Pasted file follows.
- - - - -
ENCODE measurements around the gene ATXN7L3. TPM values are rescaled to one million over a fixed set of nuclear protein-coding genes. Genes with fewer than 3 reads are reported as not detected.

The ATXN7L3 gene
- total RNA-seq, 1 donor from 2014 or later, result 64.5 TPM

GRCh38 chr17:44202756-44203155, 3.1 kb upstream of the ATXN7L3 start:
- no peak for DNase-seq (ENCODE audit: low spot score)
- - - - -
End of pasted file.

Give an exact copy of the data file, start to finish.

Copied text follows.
ENCODE measurements around the gene ATXN7L3. TPM values are rescaled to one million over a fixed set of nuclear protein-coding genes. Genes with fewer than 3 reads are reported as not detected.

The ATXN7L3 gene
- total RNA-seq, 1 donor from 2014 or later, result 64.5 TPM

GRCh38 chr17:44202756-44203155, 3.1 kb upstream of the ATXN7L3 start:
- no peak for DNase-seq (ENCODE audit: low spot score)